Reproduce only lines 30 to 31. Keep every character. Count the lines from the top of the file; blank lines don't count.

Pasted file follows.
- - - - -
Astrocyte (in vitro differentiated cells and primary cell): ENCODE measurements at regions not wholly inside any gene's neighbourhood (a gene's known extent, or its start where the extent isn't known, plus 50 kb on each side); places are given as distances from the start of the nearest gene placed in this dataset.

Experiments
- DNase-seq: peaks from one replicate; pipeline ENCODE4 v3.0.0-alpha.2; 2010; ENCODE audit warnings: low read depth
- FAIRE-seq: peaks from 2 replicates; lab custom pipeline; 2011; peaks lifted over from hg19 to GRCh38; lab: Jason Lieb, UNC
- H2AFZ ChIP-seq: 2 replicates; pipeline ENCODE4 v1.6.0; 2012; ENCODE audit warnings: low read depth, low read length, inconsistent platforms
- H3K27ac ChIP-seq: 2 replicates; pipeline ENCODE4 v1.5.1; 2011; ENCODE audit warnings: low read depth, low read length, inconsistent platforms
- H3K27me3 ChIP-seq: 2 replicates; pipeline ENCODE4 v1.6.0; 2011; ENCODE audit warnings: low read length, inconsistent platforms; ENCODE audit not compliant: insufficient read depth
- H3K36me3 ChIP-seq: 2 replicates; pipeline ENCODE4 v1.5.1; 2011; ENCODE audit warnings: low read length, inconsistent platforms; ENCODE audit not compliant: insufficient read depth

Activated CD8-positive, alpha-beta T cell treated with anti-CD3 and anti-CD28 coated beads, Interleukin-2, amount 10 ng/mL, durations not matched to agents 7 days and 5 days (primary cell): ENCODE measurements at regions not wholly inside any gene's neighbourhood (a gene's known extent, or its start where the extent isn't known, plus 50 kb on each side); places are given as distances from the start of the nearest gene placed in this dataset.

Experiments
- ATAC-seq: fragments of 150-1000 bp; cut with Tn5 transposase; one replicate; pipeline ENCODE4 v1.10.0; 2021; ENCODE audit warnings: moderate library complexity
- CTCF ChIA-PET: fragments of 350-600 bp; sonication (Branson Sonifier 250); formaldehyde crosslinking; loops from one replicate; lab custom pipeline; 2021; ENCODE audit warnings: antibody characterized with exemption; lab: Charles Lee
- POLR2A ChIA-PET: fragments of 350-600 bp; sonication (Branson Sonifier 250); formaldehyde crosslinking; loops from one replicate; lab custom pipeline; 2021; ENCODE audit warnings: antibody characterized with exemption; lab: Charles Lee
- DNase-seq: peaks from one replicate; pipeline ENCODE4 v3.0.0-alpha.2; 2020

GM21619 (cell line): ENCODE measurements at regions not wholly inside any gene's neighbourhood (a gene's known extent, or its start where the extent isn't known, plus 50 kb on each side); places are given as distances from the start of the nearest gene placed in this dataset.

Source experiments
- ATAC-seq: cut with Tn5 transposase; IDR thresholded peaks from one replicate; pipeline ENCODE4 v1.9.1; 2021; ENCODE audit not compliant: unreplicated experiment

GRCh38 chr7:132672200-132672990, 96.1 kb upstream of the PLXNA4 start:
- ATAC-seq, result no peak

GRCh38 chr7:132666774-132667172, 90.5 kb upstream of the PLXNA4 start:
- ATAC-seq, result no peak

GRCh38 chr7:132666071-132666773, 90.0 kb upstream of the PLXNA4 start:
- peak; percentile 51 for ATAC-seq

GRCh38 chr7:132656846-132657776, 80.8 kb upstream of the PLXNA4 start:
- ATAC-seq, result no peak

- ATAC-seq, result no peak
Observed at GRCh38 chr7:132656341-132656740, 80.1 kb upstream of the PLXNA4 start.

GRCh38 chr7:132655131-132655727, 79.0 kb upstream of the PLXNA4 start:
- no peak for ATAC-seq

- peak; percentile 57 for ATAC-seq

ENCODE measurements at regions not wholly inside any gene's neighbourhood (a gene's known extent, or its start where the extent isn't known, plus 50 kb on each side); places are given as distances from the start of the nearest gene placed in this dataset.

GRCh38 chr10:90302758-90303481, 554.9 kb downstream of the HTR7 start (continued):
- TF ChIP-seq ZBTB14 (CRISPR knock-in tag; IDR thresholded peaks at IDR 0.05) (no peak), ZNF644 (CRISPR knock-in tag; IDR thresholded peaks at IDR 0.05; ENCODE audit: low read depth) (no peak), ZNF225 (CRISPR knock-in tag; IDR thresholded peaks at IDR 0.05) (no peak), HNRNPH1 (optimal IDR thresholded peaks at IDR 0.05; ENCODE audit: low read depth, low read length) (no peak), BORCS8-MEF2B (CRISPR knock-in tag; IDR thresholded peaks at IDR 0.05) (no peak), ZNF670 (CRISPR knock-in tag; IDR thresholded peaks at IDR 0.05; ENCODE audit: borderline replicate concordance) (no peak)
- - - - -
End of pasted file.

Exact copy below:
- peak; percentile 57 for ATAC-seq

ENCODE measurements at regions not wholly inside any gene's neighbourhood (a gene's known extent, or its start where the extent isn't known, plus 50 kb on each side); places are given as distances from the start of the nearest gene placed in this dataset.